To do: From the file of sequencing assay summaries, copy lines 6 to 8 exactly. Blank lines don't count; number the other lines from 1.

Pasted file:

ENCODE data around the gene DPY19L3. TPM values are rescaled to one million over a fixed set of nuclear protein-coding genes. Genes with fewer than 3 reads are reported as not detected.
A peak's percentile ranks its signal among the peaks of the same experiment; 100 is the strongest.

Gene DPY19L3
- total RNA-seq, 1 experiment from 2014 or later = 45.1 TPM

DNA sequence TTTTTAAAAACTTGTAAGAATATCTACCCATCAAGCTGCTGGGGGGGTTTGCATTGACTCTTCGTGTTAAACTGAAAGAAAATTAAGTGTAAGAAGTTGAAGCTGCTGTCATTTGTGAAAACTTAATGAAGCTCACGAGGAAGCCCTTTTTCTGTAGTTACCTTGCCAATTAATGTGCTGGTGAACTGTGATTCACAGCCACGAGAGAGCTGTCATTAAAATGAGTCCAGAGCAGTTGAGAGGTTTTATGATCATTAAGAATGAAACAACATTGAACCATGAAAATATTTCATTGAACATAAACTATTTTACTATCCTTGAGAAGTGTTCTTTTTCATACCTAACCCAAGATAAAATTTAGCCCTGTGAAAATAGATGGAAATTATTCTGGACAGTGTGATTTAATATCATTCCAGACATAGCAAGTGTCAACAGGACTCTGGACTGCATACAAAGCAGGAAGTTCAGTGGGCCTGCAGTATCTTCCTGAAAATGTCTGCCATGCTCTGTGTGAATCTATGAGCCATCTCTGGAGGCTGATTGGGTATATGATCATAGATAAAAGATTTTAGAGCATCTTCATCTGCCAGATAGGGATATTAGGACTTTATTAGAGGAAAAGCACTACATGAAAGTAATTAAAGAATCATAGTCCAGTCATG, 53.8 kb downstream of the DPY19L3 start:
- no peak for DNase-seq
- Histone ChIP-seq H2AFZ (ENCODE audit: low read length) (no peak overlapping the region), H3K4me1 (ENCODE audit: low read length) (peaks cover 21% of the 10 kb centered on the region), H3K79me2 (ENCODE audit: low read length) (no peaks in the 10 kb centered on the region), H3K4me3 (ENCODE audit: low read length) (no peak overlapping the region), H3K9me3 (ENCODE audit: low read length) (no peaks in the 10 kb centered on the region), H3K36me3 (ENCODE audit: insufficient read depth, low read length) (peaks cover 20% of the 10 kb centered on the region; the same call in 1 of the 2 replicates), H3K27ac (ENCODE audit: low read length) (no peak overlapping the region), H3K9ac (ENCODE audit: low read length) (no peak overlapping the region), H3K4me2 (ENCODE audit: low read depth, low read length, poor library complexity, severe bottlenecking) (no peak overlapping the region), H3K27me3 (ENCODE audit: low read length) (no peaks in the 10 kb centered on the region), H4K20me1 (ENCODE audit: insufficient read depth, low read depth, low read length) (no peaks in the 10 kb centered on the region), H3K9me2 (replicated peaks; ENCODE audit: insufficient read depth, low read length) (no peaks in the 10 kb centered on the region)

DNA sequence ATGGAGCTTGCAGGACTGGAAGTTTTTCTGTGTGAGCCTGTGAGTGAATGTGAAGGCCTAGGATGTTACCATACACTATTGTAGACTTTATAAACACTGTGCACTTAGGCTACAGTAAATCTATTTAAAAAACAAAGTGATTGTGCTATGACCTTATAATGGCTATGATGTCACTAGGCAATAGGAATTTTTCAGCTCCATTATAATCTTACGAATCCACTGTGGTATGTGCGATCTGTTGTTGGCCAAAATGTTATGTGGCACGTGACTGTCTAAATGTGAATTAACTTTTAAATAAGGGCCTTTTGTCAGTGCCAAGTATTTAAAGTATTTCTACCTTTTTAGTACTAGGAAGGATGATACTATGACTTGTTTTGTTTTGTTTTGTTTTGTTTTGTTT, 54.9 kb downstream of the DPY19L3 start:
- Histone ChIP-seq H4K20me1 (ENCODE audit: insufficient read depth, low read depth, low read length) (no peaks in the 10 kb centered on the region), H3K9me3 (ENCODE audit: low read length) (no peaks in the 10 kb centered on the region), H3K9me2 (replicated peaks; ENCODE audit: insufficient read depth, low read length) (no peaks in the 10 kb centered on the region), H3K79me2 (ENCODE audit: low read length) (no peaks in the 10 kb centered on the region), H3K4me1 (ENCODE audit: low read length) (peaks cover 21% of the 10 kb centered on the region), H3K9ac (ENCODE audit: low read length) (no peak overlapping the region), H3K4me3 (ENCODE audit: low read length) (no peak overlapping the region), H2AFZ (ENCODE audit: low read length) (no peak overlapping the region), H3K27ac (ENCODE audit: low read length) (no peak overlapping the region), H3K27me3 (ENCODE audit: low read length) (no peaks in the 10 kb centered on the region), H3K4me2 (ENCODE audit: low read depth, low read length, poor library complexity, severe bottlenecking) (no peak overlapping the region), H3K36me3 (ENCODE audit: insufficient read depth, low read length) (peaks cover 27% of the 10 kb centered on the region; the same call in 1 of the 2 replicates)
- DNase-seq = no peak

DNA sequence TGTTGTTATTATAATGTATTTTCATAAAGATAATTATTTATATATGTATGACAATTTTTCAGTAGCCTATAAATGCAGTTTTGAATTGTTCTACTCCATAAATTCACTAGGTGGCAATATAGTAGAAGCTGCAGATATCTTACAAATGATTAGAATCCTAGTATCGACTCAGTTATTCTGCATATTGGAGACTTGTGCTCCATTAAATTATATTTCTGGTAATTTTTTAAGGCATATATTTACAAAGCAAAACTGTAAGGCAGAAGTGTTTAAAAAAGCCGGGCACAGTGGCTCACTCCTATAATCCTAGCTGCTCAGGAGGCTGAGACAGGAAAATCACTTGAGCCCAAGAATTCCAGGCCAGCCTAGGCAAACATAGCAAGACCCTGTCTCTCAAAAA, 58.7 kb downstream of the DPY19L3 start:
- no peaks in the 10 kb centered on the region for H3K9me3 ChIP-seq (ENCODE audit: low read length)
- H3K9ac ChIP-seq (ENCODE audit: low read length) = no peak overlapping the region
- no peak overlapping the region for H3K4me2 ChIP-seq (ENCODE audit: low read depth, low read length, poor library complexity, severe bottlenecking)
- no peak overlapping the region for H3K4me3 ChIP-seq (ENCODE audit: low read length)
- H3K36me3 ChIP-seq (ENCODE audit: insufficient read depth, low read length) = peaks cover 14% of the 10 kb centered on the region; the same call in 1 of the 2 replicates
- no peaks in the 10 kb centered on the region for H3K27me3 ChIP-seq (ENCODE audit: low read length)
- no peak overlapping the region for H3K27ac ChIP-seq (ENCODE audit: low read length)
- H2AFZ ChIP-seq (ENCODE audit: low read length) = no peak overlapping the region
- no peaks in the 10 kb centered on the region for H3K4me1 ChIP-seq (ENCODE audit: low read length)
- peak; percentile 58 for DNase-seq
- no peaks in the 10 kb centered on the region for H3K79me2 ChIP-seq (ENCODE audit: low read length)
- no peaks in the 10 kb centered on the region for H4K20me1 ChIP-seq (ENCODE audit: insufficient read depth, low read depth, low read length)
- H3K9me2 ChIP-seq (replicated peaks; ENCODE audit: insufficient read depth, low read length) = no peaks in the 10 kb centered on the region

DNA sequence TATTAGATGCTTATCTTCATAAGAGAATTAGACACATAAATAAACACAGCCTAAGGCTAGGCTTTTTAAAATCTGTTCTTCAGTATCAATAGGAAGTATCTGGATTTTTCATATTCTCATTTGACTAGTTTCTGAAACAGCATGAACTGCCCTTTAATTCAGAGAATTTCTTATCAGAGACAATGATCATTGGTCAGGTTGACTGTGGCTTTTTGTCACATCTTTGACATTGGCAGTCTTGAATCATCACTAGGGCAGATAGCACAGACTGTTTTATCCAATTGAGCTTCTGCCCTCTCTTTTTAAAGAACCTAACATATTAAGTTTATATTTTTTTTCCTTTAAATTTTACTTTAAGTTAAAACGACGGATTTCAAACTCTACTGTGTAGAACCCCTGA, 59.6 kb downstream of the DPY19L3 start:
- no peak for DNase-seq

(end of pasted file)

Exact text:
- no peak for DNase-seq
- Histone ChIP-seq H2AFZ (ENCODE audit: low read length) (no peak overlapping the region), H3K4me1 (ENCODE audit: low read length) (peaks cover 21% of the 10 kb centered on the region), H3K79me2 (ENCODE audit: low read length) (no peaks in the 10 kb centered on the region), H3K4me3 (ENCODE audit: low read length) (no peak overlapping the region), H3K9me3 (ENCODE audit: low read length) (no peaks in the 10 kb centered on the region), H3K36me3 (ENCODE audit: insufficient read depth, low read length) (peaks cover 20% of the 10 kb centered on the region; the same call in 1 of the 2 replicates), H3K27ac (ENCODE audit: low read length) (no peak overlapping the region), H3K9ac (ENCODE audit: low read length) (no peak overlapping the region), H3K4me2 (ENCODE audit: low read depth, low read length, poor library complexity, severe bottlenecking) (no peak overlapping the region), H3K27me3 (ENCODE audit: low read length) (no peaks in the 10 kb centered on the region), H4K20me1 (ENCODE audit: insufficient read depth, low read depth, low read length) (no peaks in the 10 kb centered on the region), H3K9me2 (replicated peaks; ENCODE audit: insufficient read depth, low read length) (no peaks in the 10 kb centered on the region)

DNA sequence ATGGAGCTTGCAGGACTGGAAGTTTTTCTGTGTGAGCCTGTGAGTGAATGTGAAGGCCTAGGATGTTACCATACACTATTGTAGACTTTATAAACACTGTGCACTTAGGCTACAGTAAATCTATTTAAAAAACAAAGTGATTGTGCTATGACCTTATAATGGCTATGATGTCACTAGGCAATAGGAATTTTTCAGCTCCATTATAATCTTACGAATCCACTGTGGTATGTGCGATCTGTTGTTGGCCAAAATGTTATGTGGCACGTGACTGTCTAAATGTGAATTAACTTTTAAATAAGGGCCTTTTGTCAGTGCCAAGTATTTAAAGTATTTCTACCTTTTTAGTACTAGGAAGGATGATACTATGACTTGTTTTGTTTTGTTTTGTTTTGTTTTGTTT, 54.9 kb downstream of the DPY19L3 start: